17 June 2012
Album review – The Plum Tree And The Rose. “The word timeless is banded around far too much these days, but this album comes as close to that accolade as any I have heard.”
The Plum Tree and The Rose – Sarah McQuaid
After exploring the traditional styles of Ireland and The Appalachians on previous albums, her third, The Plum Tree and The Rose, has its feet firmly planted in the dark clay of England’s folk movement, both contemporary and ancient.
One thing I always find speaks volumes about an artist and where they are coming from is the cover songs that they chose to include along side their own compositions; McQuaid’s choices are very revealing. With three songs garnered from the works of troubadours and renaissance players, a love and understanding of the roots of the genre become obvious and her fourth borrowing is a masterful cover of the hallowed ground that is John Martyn’s “Solid Air”. And the art of the right selections is that they blend in to the artist’s own songs with ease and they very much do.
The wonderful stories and pieces of history wrapped up in songs such as “Kenilworth”, “Hardwick’s Lofty Towers” and “In Derby Cathedral”, not to mention the effortlessly chilled musical arrangements, imbibe the songs with the weight of time and tradition and I would defy the listener to tell the covers from the original pieces, such is their authenticity.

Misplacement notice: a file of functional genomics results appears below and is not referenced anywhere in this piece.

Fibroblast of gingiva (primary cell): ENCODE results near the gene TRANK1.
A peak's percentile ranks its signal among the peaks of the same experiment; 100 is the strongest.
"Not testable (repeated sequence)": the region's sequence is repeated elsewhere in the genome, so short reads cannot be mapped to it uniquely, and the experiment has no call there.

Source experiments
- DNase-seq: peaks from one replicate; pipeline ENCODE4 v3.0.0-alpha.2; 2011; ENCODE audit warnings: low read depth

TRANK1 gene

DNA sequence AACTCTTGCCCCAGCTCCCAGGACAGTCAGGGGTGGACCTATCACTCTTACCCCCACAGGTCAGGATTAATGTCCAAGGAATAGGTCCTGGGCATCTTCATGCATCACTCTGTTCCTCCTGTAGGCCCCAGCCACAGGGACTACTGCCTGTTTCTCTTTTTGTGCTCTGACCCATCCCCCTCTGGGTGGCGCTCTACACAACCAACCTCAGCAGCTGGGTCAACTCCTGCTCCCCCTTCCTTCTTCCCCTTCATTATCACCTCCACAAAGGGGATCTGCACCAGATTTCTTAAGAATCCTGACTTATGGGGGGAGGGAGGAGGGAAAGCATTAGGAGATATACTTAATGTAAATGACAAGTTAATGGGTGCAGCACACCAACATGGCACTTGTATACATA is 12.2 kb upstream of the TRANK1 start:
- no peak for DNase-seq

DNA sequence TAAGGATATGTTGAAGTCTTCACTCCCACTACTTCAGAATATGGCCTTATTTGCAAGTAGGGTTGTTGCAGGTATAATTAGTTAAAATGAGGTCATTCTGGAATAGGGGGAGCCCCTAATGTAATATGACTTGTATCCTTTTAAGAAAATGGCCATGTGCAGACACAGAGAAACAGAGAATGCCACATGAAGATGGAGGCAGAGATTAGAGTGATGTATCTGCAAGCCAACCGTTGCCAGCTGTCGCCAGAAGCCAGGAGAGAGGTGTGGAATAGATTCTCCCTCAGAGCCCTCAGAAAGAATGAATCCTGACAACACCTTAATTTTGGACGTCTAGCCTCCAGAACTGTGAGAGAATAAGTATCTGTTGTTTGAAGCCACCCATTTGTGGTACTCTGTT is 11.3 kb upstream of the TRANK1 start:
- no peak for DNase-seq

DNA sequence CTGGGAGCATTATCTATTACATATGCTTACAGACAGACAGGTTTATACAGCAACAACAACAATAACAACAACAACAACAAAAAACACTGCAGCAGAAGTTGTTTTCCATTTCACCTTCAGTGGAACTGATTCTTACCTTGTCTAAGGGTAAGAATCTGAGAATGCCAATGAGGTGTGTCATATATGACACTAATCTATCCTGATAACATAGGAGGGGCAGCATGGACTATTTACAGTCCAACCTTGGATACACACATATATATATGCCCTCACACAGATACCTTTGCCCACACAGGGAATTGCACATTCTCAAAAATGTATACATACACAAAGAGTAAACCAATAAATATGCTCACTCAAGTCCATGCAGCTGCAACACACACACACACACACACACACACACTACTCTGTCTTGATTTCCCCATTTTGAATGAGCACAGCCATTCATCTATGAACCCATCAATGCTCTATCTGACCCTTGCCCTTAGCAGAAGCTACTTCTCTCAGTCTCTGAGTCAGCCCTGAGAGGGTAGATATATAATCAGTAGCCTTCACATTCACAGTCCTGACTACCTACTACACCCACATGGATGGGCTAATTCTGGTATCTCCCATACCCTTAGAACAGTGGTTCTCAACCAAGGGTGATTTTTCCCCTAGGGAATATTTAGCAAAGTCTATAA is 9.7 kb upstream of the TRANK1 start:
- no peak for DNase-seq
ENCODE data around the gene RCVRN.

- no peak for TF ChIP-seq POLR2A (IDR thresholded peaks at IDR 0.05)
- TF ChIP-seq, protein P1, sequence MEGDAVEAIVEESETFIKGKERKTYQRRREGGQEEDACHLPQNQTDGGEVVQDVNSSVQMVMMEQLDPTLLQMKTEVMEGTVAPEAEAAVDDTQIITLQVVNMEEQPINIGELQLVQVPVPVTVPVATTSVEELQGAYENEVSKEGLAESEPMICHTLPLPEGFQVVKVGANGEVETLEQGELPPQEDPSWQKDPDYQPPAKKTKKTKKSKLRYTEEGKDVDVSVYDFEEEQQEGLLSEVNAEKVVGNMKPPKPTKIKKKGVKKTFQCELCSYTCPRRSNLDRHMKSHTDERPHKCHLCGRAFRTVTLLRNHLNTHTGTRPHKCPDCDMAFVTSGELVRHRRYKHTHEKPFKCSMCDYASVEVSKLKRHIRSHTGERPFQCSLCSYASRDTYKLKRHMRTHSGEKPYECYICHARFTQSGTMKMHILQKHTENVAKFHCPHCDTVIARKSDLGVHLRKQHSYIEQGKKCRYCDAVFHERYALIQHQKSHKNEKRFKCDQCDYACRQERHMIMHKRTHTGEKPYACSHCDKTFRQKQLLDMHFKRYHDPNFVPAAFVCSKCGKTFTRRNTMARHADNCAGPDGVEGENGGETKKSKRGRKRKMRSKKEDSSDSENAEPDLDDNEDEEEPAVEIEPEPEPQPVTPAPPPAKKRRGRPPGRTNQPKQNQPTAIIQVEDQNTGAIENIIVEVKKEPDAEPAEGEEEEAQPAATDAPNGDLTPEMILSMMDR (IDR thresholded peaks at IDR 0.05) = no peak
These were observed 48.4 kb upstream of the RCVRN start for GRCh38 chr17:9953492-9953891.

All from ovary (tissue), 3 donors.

But it’s not all double history or a Cecil Sharp House style open day; there are plenty of contemporary themes explored as well. The lilting groove and gentle optimism of “The Sun Goes on Rising” brings us bang up to date and songs such as “So Much Rain” and the title track itself explore universal themes in brilliantly poetic fashion.
The word timeless is banded around far too much these days, but this album comes as close to that accolade as any I have heard. Timeless in its lack of modern cliché, timeless in its inclusion of vast swathes of musical, not to mention factual, history and timeless in the fact that it could just as easily have been the product of the sixties folk revival as it is of this time.
This is the first of Sarah’s albums I have heard but if her previous works match the evocative exploration of (mainly) English folk that is found here, I think that they also are journeys that I will be taking very shortly as well.